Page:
However, Copenhagen averages around the same number of fatalities per year with a ~6 times higher population-adjusted mode share.
they can be determined.
2012 5.3 per 100k population; 3.2 fatals per billion vmt
We are discussing cycling miles, not vmt.
The alternative international standard is fatal crashes per 100,000 population. It can’t be skewed by driving more miles and since it doesn’t consider mode of travel, is more inclusive.
From the OECD for 2014/2015:
UK, Sweden, Norway 2.9
map on page 19, table on page 24:
no statistics needed… if it wasn’t you or somebody you loved then it’s good out there… if it was a loved one then it’s bad out there…
how long do you want to play the odds? I’m done playing and I want this sick game to stop…
I’m from Hillsboro and I’ve been tracking the shift2bikes calendar looking for a critical mass style ride lately. The situation on the roads in the entire Portland metro area has deteriorated to an alarming level which has motivated suburbanites like myself to come out in solidarity with other vulnerable road-users.
i think its time that advocates come together and focus on a clear goal: a legal mandate that says X traffic volume + Y speed limit = Z infrastructure for walking and rolling. Until we have something that sinks some serious legal teeth into PBOT & ODOT, we’ll continue to see changes coming too late and at the expense of someones life. It would also address the current unsustainable advocacy cycle that requires too much time spent in committees that produce results that are severely compromised (see 20s bikeway). Its time to legalize safe streets.
Instead of a critical mass of bicycles there should be a critical mass of cars and freight that go to the commissioners neighborhoods and turn their streets into an 82nd or a Hwy 26 or a N Columbia.
Over years of reading the comments of the commissioners and the mayor, I have become convinced that on a fundamental level they don’t see certain parts of Portland as “real” neighborhoods” and they have no idea what it is like to live, walk, bike and raise children in these areas.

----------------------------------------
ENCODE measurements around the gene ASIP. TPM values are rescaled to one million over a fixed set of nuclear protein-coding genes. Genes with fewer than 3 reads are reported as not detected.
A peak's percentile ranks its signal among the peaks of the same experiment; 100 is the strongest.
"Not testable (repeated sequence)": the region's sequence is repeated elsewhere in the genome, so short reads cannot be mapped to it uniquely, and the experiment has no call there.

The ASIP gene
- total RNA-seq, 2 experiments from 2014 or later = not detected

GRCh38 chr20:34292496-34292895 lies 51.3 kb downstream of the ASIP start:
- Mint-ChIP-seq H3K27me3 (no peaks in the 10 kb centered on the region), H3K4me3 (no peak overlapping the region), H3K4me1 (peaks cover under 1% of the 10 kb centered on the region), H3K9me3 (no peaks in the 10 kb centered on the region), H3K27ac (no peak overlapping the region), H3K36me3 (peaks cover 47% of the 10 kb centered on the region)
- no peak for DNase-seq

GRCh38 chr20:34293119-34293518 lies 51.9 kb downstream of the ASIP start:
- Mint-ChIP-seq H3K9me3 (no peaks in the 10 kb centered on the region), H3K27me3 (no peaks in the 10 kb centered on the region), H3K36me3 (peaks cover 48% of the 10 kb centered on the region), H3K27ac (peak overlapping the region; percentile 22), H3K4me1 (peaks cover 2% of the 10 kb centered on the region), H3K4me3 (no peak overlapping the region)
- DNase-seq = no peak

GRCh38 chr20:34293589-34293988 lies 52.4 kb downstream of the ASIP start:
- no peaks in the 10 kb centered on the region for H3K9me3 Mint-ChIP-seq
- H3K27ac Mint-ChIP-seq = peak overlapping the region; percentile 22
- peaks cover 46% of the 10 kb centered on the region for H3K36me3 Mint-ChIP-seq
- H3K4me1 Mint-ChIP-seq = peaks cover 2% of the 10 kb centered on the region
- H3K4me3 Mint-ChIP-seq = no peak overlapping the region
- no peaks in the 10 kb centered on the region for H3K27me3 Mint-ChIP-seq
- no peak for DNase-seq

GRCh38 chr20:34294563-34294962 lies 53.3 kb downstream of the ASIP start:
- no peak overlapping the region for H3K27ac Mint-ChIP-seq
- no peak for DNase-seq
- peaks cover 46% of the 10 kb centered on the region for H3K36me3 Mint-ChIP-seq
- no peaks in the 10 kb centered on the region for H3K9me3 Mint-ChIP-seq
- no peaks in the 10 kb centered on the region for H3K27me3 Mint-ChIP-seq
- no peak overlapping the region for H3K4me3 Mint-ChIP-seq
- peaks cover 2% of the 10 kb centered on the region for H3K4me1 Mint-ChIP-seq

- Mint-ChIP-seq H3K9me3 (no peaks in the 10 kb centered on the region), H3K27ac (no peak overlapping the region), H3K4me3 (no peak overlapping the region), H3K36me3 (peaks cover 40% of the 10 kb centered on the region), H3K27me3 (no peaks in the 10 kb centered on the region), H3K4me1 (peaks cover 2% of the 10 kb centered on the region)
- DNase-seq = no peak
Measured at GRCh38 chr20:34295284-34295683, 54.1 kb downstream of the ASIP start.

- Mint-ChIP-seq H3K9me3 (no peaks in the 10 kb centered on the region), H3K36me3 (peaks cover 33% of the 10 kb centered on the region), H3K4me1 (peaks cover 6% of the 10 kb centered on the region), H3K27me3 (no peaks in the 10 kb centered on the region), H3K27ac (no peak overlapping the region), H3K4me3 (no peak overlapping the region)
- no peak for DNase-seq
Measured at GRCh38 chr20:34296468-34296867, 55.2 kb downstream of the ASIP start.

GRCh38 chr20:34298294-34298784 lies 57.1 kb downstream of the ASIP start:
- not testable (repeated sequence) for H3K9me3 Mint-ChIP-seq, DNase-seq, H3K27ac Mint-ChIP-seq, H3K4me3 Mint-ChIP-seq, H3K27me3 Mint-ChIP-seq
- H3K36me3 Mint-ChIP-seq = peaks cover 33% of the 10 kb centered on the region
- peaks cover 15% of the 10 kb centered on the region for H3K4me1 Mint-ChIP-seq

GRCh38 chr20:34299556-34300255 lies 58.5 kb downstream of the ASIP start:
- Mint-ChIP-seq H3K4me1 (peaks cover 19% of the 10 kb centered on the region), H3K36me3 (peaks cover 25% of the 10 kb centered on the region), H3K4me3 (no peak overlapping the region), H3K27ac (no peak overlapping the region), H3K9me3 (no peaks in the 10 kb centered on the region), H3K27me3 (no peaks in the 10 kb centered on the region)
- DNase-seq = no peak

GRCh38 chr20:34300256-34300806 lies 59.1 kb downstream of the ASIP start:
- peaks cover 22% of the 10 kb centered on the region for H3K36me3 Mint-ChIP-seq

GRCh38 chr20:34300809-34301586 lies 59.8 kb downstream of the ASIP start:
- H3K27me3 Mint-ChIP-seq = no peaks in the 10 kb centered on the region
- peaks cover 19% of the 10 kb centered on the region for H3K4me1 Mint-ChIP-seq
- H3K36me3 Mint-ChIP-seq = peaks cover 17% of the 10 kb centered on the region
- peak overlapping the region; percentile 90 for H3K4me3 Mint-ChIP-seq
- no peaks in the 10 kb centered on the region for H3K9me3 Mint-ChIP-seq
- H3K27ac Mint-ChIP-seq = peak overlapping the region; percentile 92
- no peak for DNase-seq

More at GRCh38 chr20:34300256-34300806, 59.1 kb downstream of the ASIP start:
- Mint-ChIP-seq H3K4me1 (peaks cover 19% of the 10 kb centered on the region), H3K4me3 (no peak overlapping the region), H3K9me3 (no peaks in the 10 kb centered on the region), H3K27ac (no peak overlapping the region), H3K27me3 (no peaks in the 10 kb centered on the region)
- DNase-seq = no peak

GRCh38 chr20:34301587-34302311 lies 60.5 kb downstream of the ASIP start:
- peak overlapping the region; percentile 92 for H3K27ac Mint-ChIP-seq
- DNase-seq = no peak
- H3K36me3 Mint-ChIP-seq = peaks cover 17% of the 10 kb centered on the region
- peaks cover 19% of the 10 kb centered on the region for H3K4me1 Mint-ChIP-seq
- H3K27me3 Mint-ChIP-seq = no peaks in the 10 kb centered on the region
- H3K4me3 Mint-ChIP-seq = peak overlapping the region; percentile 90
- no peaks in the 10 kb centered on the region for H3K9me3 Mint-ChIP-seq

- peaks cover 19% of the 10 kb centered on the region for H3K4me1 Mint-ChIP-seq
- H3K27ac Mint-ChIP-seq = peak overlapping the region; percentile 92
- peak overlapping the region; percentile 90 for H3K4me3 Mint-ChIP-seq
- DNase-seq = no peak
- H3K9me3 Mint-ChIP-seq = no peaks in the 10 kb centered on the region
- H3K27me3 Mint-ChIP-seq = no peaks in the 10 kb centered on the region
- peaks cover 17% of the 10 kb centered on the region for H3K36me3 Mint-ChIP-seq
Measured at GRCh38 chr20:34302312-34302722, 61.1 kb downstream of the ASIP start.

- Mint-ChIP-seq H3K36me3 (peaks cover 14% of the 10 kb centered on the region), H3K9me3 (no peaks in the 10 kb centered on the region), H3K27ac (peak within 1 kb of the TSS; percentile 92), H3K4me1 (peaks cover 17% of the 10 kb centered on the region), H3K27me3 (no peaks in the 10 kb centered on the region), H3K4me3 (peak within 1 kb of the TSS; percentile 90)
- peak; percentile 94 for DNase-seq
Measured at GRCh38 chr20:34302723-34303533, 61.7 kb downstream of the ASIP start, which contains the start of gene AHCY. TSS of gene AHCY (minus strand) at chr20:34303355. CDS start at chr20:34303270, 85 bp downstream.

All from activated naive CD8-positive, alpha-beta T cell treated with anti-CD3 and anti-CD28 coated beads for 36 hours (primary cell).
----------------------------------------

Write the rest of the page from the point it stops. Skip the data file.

A lot of Portlanders live places that are thoroughfares for others. Those people deserve the same level of safety that living in the West hills, or a SW suburb affords.
It is hypocritical to travel to conferences and tout the achievements of Portland that have come from roots up; bikes, sustainability, a viable urban core and then come back to Portland and stifle those very same things.
The majority of our current elected officials see urban Portland as a place that they drive through.
In your face CM type events might get the base fired up, but those sort of provocative tactics encourage fight or flight reactions rather than any kind of reflective contemplation that takes things forward.
This is the group equivalent of cyclists who constantly flip birds at those who displease them — all it does is contribute to the image of cyclists about being an unreasonable fringe group. Cycling infrastructure and respect did not come because of CM style tactics, but in spite of it. If you want things to move forward, you need dialog and building on areas of common interest.
Bike Lives Matter?
As a cycling person of color, I have to say there are bigger injustices out there taking radical action but getting no traction. Why should it work any better for people on bikes? If it does, I have some ideas.